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- Amazon CEO Jeff Bezos is acting as a hands-off philanthropist with his Day 1 Families Fund.
- Through the fund, Bezos gave nearly $100 million to 24 nonprofits working to combat family homelessness in the US. Now, he’s leaving millions of dollars at the discretion of each charity, Recode reported.
- Typically, funders are stringent with their donations, restricting how the money can be spent and asking for quarterly updates. Bezos hasn’t specified how his donations should be spent, other than combatting homelessness, and he’s only asked for one update per year.
- Bezos’ unconventional, laissez-faire approach to philanthropy could garner criticism, but the charities he is serving are both baffled and delighted.
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Amazon CEO Jeff Bezos is acting as a hands-off philanthropist: he’s given nearly $100 million to charities combatting family homelessness, and now he’s leaving the millions of dollars at their discretion, Recode reports.
Bezos launched the $2 billion Bezos Day One Fund in September 2018. It currently has two projects: the Day 1 Families Fund, which includes the annual leadership awards given to the 24 charities combatting homelessness; and the Day 1 Academies Fund, which is launching a nonprofit that will eventually open preschools in underserved communities.
Typically, funders are stringent with their donations to nonprofit charities, restricting how the money can be allocated and asking for quarterly updates. Bezos is instead taking a laissez-faire approach: the richest person in the world hasn’t specified how his donations should be spent, other than the broad directive of combatting homelessness, and he’s only asked for one update per year, according to Recode.
Of the recipient charities, 15 received $5 million grants, and the remaining nine received $2.5 million grants.
Bezos historically hasn’t prioritized philanthropy. In 2017, The New York Times reported that Bezos had only given about 1% of his wealth to charity. Notably, Bezos has not signed The Giving Pledge, a pledge created by Bill and Melinda Gates with Warren Buffett that signifies a commitment of wealthy individuals to give more than half of their wealth towards philanthropy. Tech execs including Elon Musk, Mark Zuckerberg, Sheryl Sandberg, Larry Ellison, and Reed Hastings have all signed the pledge. Jeff Bezos’ ex-wife, MacKenzie Bezos — who is now considered the third-richest woman in the world — signed the pledge in May 2019.
Bezos’ scouting process for the recipients of the Day 1 Families Fund grants was also non-traditional. Foundations typically announce grants and accept applications from prospective recipient nonprofits. In the case of the Day 1 Families Fund grants, Recode reported that an advisory board composed of eight experts in homelessness put together a shortlist of prospective charities and invited them to apply for the grants. (One charity head told Recode that she was called directly by Bezos’ personal attorney, Paul Dauber, inviting her to apply). The bulk of the application was a simple, 500-word essay for charities to describe how they would spend the millions of dollars from the grant to combat family homelessness.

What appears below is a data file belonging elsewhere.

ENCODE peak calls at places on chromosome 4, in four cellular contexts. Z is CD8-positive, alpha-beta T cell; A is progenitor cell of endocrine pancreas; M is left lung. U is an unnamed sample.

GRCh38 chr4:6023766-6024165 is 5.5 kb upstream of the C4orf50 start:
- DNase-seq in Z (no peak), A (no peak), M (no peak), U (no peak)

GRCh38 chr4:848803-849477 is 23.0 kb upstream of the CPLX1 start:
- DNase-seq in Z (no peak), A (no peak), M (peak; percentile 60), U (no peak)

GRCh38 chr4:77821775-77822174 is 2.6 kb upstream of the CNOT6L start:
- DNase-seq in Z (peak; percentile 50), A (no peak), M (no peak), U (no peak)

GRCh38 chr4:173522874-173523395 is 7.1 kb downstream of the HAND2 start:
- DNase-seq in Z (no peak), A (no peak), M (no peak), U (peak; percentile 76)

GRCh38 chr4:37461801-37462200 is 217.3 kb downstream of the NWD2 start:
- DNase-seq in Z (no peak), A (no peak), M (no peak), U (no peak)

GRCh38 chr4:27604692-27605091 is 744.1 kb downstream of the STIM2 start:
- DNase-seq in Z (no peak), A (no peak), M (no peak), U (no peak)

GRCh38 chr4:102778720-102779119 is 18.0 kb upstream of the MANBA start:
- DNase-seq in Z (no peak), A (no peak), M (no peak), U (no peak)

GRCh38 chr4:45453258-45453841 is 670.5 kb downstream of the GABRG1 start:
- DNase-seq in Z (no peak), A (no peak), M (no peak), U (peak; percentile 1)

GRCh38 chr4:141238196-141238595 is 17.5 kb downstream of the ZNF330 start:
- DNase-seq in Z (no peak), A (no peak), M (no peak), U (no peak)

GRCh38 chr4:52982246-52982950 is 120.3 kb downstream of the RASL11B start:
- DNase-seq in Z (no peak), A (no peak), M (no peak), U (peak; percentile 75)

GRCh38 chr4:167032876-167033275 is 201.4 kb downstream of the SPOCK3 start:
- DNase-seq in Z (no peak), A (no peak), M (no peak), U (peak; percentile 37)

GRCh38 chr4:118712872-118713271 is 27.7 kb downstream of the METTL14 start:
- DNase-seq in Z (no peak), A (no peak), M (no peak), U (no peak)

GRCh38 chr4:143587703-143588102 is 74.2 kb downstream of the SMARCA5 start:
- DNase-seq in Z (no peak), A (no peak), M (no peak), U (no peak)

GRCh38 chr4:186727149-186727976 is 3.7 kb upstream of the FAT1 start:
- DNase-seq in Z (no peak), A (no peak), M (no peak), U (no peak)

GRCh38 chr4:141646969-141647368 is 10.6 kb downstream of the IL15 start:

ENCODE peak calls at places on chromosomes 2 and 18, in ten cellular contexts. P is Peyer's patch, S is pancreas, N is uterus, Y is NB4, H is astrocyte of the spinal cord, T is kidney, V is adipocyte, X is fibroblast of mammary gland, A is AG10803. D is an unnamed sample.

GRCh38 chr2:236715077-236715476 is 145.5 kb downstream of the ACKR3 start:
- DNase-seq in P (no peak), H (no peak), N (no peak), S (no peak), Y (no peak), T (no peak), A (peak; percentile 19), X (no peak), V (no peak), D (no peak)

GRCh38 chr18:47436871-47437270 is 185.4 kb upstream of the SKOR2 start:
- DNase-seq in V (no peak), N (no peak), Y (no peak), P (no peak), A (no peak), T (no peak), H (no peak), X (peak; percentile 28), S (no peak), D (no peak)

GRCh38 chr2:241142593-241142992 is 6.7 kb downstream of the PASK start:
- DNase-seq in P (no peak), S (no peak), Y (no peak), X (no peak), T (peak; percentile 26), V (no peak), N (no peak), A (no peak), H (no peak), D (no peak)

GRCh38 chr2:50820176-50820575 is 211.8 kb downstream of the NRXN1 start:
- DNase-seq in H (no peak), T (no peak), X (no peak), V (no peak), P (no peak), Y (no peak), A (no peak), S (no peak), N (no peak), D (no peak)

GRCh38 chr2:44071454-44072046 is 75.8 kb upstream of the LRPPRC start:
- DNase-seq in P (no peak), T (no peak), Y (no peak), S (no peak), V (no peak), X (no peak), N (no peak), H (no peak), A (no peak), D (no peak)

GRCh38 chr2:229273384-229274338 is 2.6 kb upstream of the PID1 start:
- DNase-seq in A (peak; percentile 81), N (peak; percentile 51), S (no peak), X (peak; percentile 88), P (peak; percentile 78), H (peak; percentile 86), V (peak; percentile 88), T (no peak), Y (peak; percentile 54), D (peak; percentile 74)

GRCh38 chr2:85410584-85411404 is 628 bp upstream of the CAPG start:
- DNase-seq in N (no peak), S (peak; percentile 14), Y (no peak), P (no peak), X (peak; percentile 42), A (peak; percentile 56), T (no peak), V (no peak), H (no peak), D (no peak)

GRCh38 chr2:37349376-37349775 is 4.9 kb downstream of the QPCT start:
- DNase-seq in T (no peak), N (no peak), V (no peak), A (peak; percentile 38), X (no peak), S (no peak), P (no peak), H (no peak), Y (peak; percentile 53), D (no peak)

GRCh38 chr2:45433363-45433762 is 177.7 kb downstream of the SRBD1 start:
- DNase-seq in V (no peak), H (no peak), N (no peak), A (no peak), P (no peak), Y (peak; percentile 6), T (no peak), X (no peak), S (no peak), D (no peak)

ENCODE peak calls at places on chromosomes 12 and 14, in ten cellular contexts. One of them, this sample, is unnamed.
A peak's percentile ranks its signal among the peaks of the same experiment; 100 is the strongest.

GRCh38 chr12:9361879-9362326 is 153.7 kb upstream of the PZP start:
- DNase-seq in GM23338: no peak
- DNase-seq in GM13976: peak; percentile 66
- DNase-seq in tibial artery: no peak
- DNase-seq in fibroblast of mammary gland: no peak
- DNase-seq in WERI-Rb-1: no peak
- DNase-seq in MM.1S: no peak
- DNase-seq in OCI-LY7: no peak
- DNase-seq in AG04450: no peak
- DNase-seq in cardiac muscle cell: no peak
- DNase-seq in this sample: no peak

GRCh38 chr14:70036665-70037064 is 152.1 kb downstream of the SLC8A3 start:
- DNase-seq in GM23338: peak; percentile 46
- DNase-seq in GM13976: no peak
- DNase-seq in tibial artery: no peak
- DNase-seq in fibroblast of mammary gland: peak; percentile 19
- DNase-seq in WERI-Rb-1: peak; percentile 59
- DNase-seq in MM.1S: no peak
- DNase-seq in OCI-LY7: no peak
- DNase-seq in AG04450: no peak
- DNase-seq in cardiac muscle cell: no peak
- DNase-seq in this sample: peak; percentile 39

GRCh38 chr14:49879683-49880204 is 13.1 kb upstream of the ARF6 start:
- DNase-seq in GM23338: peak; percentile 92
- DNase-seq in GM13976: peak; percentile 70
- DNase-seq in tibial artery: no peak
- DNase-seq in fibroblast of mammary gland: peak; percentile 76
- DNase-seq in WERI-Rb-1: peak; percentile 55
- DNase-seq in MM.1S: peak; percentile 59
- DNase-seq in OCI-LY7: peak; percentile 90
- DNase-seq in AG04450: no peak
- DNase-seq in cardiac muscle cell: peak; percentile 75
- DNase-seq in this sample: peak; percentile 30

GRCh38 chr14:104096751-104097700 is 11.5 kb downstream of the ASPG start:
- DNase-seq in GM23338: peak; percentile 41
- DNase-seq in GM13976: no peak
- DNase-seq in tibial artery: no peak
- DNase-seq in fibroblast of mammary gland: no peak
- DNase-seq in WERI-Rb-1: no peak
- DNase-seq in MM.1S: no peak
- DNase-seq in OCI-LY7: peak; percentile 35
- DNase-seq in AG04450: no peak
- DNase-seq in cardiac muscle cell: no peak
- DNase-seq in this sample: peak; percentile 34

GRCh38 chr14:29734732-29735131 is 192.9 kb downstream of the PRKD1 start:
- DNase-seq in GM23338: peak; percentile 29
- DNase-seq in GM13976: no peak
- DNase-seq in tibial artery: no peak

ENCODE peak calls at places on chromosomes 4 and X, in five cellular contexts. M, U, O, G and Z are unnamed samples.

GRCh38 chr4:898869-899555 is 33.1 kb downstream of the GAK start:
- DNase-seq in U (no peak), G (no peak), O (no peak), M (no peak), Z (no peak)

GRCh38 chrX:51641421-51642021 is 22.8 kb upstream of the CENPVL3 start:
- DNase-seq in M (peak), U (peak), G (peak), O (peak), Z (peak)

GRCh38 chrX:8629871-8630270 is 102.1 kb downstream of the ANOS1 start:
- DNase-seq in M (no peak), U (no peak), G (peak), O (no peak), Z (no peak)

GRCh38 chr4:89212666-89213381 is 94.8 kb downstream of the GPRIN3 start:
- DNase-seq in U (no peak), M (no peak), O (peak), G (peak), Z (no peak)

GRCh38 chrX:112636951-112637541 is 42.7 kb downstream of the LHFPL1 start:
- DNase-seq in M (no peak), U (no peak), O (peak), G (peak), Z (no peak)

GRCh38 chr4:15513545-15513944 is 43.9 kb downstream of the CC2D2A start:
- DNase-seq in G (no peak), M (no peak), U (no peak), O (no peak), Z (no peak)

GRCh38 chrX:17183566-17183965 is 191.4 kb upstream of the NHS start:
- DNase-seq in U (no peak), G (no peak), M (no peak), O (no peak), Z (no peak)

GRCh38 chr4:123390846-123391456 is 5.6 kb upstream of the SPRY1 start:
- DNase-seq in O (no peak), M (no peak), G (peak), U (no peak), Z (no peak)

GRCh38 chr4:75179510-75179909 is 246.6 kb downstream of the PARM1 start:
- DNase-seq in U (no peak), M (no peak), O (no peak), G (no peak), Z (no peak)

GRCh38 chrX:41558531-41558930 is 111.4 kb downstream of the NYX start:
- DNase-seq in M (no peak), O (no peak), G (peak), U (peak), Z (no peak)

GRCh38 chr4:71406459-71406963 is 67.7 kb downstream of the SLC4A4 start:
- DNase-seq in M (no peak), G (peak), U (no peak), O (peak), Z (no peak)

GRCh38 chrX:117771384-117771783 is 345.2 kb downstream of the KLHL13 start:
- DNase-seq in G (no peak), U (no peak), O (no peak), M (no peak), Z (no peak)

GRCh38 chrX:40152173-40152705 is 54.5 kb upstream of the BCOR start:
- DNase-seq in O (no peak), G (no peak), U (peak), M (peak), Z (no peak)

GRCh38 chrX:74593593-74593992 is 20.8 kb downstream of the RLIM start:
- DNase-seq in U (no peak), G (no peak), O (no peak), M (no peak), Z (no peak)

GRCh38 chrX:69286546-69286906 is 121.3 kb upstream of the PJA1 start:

Recode notes that Bezos’ laissez-faire approach could have downsides, however: the recipient nonprofits could flop even after receiving these enormous grants, and inadequate monitoring from the Day 1 Fund could lead to "mishaps," the head of CharityWatch, an organization that monitors how efficiently nonprofits use donations, told Recode.
Here’s the full list of 2018 Day 1 Families Fund Awardees:
- Abode Services, Fremont, CA • $5 million
- Catholic Charities Archdiocese of New Orleans, New Orleans, LA • $5 million
- Catholic Charities of the Archdiocese of Miami, Miami, FL • $5 million
- Catholic Community Services of Western Washington, Tacoma, WA • $5 million
- Community of Hope, Washington, DC • $5 million
- Community Rebuilders, Grand Rapids, MI • $5 million
- Crossroads Rhode Island, Providence, RI • $5 million
- District Alliance for Safe Housing (DASH), Washington, DC • $2.5 million
- Emerald Development and Economic Network, Cleveland, OH • $2.5 million
- FrontLine Service, Cleveland, OH • $2.5 million
- Hamilton Families, San Francisco, CA • $2.5 million
- Heartland Family Service, Omaha, NE • $5 million
- Housing Families First, Henrico, VA • $2.5 million
- JOIN, Portland, OR • $5 million
- LA Family Housing, North Hollywood, CA • $5 million
- Northern Virginia Family Service, Oakton, VA • $2.5 million
- Primo Center for Women and Children, Chicago, IL • $2.5 million
- Refugee Women’s Alliance, Seattle, WA • $2.5 million
- SEARCH Homeless Services, Houston, TX • $5 million
- Simpson Housing Services, Minneapolis, MN • $2.5 million
- The Salvation Army, Center of Hope, Charlotte, NC • $5 million
- The Salvation Army of Greater Houston, Houston, TX • $5 million
- UMOM New Day Centers, Phoenix, AZ • $5 million
- Urban Resource Institute, New York, NY • $5 million
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